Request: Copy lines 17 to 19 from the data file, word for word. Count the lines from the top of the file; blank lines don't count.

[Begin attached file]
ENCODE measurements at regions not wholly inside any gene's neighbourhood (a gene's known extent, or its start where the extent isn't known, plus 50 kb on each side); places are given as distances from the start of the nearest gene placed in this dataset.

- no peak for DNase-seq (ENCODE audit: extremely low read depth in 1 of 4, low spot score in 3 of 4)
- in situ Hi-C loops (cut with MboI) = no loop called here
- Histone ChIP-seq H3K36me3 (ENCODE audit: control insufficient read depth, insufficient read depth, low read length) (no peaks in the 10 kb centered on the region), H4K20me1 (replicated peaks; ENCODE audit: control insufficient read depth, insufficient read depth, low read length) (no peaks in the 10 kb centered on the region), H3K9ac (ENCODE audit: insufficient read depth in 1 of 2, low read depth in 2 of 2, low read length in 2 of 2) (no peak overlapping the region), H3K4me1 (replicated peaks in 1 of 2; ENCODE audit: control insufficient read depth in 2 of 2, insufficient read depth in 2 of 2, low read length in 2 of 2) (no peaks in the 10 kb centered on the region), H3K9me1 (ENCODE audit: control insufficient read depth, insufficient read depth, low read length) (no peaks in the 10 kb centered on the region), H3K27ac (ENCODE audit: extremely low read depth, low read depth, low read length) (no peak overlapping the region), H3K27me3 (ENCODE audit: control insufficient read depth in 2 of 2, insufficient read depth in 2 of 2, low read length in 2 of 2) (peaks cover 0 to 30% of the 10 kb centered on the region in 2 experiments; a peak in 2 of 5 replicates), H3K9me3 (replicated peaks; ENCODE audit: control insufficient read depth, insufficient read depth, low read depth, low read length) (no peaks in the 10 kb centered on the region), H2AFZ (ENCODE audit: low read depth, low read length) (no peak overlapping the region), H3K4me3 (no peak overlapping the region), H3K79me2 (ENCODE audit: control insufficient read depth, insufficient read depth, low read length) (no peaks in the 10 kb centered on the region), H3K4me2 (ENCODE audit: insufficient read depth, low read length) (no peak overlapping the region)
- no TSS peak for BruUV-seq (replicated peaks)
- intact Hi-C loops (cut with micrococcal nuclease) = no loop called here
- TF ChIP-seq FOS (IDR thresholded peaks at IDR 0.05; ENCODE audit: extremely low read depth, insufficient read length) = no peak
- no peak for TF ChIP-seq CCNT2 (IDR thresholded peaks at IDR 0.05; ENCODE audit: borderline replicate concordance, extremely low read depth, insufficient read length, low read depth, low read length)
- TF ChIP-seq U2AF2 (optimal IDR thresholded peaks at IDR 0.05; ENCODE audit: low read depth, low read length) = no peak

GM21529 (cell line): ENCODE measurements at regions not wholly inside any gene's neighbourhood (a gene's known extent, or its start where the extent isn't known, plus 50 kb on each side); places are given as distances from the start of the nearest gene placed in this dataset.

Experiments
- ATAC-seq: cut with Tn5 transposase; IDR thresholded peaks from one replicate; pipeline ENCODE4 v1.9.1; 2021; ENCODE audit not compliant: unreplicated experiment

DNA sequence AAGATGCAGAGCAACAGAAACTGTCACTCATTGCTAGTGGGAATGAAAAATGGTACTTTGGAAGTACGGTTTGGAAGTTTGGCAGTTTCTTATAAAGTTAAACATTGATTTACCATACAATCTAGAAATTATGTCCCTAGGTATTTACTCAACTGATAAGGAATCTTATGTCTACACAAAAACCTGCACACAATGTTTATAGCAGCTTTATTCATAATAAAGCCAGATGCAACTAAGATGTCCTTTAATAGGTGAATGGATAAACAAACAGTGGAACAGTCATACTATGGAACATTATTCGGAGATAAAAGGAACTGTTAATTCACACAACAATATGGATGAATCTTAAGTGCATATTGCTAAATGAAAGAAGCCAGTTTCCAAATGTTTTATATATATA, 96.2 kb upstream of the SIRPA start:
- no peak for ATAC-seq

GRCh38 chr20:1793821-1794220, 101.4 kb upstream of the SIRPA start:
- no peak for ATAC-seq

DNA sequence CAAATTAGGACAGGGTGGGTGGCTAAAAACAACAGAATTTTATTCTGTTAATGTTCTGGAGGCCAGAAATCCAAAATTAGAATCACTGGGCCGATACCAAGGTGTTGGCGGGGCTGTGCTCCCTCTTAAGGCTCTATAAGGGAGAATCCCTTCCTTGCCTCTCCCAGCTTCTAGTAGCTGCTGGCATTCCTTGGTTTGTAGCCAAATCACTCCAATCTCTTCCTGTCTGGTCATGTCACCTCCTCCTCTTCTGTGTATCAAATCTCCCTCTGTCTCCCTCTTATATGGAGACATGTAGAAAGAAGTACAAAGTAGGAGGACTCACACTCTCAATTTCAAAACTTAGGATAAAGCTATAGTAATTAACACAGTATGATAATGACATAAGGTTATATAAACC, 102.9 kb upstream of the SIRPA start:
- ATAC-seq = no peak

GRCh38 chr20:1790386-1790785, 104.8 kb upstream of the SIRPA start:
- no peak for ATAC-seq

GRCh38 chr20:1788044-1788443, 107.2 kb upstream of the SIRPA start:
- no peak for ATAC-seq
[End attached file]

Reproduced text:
DNA sequence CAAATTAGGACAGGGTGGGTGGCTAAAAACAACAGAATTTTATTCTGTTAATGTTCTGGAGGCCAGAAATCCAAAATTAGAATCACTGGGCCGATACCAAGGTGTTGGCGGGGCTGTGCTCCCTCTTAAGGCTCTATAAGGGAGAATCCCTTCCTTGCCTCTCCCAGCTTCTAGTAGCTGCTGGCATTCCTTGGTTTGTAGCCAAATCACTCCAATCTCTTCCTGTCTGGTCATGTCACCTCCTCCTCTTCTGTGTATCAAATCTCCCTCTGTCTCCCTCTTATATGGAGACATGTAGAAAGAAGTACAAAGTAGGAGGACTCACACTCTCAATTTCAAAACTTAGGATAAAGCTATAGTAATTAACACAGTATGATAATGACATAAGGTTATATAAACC, 102.9 kb upstream of the SIRPA start:
- ATAC-seq = no peak

GRCh38 chr20:1790386-1790785, 104.8 kb upstream of the SIRPA start: